Matching voice and vision
Award-winning author Ruth Spiro shares the following about her unconventional querying experience:
“When I began pitching my ‘Baby Loves Science’ series, the books were such a departure from traditional board books that I knew I’d have to make sure my submission accurately conveyed just what they were about. Each ‘manuscript’ came in at 85-100 words, so there was a good chance that my query would be longer than the actual text.
“Rather than using a traditional query letter, I crafted a one-page ‘Project Proposal’ and wrote it with the same voice and humor I’d used in the books. It had three sections: ‘What?!’ was followed by a three-sentence description of the series; ‘Are you serious?’ answered what I imagined would be the next question in the reader’s mind; [and] ‘Is there a market for this?’ offered suggestions of who I thought would be interested in the series. I submitted this document along with the text for three possible books.
“While I received many rejections, nearly every editor and agent replied to my submission. Some commented that my proposal was helpful in communicating my vision for the series, and a few wrote how much they enjoyed reading it. (Of course, the most important opinion is that of the editor who acquired it!) I wouldn’t recommend writing an unusual query just to stand out, but if there’s a valid reason that works in tandem with your manuscript, I think it makes perfect sense to give it a try.”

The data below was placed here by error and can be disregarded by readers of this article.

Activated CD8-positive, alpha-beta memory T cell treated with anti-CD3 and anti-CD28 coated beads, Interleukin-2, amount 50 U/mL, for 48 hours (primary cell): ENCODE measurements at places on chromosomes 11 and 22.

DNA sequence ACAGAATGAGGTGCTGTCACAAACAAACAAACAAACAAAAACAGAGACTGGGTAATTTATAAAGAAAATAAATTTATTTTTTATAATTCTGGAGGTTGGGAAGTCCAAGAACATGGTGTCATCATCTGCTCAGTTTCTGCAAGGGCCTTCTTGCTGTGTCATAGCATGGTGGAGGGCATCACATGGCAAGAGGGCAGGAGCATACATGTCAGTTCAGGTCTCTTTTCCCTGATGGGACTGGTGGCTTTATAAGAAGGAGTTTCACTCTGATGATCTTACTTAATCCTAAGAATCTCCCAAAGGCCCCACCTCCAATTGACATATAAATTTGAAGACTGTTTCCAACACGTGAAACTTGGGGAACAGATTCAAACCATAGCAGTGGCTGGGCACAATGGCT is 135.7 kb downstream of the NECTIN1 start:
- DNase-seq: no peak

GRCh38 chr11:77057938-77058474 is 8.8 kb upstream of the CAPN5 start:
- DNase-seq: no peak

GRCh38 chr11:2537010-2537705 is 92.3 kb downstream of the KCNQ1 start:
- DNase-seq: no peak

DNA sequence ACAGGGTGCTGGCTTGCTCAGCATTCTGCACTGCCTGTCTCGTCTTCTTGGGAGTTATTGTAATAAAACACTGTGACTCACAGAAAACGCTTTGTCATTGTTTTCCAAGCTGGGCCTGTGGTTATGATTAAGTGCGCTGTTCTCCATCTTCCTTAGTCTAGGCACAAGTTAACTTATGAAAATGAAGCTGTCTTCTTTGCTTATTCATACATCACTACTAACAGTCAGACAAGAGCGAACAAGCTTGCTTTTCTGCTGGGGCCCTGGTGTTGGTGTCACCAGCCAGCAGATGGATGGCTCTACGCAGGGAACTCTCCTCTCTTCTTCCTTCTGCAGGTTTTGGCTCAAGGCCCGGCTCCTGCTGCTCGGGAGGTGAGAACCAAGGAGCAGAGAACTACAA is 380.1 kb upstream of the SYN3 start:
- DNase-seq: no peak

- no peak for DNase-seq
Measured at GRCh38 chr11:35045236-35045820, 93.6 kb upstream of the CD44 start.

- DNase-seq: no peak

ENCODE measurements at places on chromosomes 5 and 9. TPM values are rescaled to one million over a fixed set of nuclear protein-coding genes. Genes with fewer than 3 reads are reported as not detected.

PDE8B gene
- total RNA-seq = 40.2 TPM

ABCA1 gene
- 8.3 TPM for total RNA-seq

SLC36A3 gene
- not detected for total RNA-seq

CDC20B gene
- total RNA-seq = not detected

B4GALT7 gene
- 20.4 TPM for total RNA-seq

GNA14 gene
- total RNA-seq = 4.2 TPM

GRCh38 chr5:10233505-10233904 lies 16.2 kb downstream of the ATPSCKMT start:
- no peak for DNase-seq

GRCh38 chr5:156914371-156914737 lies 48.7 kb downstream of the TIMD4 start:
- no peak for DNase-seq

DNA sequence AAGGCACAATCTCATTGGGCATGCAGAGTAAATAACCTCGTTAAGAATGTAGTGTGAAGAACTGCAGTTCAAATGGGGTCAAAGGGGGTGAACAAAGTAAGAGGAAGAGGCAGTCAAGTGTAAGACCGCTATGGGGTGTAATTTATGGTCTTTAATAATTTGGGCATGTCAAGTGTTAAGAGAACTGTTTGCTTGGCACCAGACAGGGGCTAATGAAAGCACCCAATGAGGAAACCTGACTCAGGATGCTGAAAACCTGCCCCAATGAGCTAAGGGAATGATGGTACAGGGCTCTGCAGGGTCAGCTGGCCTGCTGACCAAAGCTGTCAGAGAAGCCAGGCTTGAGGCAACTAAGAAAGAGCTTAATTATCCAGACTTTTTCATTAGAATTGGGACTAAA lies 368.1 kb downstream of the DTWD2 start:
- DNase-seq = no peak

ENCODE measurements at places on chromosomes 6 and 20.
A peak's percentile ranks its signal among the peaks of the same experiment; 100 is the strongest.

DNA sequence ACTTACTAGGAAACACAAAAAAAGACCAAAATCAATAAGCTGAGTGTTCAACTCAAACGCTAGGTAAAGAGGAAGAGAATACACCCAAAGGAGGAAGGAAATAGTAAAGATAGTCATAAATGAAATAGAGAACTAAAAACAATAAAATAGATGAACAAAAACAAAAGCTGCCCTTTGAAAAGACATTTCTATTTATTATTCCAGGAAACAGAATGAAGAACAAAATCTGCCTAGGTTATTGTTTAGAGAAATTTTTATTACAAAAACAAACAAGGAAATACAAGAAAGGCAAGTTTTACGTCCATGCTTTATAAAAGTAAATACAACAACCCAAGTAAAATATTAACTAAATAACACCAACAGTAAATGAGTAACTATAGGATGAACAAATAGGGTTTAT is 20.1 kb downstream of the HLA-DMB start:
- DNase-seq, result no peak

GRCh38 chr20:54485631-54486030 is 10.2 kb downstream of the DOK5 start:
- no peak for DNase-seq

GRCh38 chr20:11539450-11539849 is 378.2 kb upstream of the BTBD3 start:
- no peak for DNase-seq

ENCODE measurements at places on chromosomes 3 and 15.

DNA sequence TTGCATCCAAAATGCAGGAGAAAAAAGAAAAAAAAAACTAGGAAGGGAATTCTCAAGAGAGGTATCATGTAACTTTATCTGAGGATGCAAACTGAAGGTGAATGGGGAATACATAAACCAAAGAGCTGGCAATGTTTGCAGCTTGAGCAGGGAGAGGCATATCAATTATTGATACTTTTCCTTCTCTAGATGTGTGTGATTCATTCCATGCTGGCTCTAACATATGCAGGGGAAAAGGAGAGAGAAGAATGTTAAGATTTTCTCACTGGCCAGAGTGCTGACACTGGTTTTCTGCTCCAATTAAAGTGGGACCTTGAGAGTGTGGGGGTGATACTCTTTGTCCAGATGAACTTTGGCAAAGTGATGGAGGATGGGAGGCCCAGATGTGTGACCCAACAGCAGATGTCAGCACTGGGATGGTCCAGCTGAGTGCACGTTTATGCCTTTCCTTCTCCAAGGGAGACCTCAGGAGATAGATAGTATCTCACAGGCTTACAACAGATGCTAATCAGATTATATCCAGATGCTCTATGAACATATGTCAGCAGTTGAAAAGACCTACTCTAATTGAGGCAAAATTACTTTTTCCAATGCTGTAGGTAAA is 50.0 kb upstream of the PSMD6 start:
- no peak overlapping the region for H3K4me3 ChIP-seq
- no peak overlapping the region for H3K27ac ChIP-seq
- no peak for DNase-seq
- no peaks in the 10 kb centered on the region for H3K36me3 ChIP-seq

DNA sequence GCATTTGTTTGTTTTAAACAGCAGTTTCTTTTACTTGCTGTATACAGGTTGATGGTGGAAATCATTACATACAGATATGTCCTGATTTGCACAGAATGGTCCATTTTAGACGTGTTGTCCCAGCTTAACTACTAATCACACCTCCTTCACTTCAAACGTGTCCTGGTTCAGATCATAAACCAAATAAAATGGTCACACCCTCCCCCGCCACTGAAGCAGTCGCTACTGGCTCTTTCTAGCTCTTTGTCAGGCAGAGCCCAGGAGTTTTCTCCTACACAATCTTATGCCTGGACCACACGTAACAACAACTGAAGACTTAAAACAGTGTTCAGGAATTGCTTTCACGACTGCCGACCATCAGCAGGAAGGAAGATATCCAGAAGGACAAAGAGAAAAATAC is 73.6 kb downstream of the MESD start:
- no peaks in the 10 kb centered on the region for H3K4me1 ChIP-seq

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Finally, a word of caution: We’ve all heard about horror stories where “creative” why-the-heck-not? queries went wrong:
- The New York book editor who opens a Fed-Ex package and finds a note: “This building will explode in 30 minutes…unless you wire $1 million to this account.” When the bomb squad finally gives the all-clear, the editor realizes it was simply a pitch for a thriller manuscript.
- The writer who sends a birthday cake to a literary agency…with a query written in frosting.
- The writer who slides a manuscript to an editor in the next bathroom stall.
Those are gimmicks. They’re stupid, silly, and unseemly.
The goal in your querying is to showcase your creativity, sure, but it’s equally important to prove that you’re a professional. If you really want to get noticed? Consider querying unconventionally in a professional fashion. Just fully consider the possible outcomes of your creative-yet-appropriate pitch. If you see more opportunity than downside, go for it. What have you got to lose? Just remember the following advice:
1.) Run your unconventional query plan by a trusted writer friend to ensure you’re not the likely star of a future Don’t-Do-This anecdote an editor or agent shares at a conference.
2.) If there’s more than a 1 percent chance that the cops will get involved, it’s a bad idea. Period.
Finally, if you decide to do something totally crazy and it works – or it totally goes down in a Hindenburg-flaming-BOOM – please share that story with us at [email protected]. We’d love to share it with fellow querying readers in the magazine.
Ryan G. Van Cleave is the author of 20 books, and he runs the creative writing program at the Ringling College of Art and Design in Sarasota, Florida. Web: ryangvancleave.com